Agent that can cause cancer. Exposure to one or more carcinogens, including certain chemicals, radiation, and certain viruses, can initiate cancer under conditions not completely understood. , linked to nose and throat cancer.
Government agencies say that, with the exception of a few upsets, Borden is obeying environmental laws. However, the bar is low because the 56-year-old plant is too small and too old to face the stiffest environmental rules.
Under federal law, the plant is allowed to emit up to 25 tons of hazardous pollutants pollutants
see environmental pollution. into the air each year, and as long as managers keep it under that limit there's nothing environmental officials can do to spur the plant to upgrade its pollution controls.
"No industry - especially today - wants to spend any money that they don't have to," said Brian Jennison, executive director of the Lane Regional Air Pollution Authority.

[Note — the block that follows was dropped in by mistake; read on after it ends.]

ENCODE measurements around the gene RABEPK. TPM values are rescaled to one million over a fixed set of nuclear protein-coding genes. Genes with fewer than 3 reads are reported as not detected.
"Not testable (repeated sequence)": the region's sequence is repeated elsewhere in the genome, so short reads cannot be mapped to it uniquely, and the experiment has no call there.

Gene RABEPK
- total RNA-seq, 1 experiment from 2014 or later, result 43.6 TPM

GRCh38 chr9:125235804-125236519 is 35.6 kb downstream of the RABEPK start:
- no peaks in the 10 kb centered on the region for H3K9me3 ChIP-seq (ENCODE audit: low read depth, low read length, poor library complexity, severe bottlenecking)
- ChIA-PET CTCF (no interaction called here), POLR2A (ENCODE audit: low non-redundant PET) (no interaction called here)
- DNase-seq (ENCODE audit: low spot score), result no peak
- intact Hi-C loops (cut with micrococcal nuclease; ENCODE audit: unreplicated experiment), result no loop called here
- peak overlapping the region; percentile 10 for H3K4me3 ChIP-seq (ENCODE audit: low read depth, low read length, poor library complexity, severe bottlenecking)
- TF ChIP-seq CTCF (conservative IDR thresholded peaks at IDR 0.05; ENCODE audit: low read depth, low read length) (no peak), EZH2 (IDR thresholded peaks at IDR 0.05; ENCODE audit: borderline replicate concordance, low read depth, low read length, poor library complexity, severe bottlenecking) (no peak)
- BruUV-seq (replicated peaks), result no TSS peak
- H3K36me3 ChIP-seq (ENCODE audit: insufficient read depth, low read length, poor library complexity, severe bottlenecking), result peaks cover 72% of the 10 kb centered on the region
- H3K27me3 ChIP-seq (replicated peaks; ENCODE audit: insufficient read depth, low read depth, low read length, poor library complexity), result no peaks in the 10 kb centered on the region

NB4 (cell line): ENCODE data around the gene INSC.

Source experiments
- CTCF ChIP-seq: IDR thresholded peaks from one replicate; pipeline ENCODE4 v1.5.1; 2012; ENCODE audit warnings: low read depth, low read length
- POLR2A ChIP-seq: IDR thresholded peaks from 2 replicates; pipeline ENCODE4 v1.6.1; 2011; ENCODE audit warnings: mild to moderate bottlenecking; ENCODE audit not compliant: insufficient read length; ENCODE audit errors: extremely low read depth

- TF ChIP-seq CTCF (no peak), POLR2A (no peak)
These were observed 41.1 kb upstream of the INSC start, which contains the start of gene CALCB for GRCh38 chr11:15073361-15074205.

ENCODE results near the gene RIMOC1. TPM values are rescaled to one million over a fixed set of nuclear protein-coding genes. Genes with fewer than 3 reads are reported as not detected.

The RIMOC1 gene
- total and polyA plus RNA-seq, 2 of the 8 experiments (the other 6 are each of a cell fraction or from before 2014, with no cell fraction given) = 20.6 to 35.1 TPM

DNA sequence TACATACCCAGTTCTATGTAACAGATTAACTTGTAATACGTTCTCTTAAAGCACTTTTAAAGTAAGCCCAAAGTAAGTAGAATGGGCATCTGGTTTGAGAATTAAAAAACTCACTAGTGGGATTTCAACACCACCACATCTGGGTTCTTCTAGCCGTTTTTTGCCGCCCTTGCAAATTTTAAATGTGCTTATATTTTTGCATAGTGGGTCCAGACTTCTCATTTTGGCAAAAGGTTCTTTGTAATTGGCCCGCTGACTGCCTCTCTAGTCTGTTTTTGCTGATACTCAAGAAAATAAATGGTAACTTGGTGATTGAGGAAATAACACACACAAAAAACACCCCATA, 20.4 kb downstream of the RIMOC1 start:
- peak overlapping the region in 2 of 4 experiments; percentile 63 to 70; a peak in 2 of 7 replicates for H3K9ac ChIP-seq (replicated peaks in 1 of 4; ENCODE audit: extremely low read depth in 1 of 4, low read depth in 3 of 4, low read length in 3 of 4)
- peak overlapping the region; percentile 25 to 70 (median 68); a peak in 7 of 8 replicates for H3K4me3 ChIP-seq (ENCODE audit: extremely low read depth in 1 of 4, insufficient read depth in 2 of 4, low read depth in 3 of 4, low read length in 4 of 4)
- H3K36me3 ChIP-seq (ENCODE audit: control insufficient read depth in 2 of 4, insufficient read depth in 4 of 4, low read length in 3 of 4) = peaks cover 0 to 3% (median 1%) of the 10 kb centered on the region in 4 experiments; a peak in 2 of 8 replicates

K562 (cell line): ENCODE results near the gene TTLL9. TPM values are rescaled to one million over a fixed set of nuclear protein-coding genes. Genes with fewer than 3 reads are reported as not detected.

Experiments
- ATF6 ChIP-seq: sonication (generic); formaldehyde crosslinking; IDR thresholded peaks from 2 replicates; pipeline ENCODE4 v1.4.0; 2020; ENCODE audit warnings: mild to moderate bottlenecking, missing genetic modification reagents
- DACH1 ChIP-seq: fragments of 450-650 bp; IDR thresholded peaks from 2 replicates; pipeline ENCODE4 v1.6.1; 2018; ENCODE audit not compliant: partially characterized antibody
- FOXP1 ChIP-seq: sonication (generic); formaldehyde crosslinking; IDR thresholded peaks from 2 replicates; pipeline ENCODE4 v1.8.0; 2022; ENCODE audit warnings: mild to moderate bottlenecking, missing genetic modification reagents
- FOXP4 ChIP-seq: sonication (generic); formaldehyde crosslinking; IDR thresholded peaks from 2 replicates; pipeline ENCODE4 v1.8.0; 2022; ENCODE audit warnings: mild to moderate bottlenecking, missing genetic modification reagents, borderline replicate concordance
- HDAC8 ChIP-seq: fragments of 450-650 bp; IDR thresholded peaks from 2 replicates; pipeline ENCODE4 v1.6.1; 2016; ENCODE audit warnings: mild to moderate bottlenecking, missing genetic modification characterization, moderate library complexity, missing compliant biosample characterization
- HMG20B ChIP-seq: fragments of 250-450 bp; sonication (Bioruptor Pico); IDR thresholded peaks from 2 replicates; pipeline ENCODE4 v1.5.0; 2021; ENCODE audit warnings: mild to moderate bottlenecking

"That's what happened at Borden: It was an older facility and they were running it without putting a lot of money into it, and it caught up with them," Jennison said.
The plant abuts a residential neighborhood, and some people who live on a hillside overlooking the facility say they're spooked. The plant's top official recently visited many residents to try to reassure them, but some say they want more: top-of-the-line pollution controls.
A pervasive chemical
Ohio-based Borden is a dominant player in the nation's wood products industry, and a fixture in Springfield.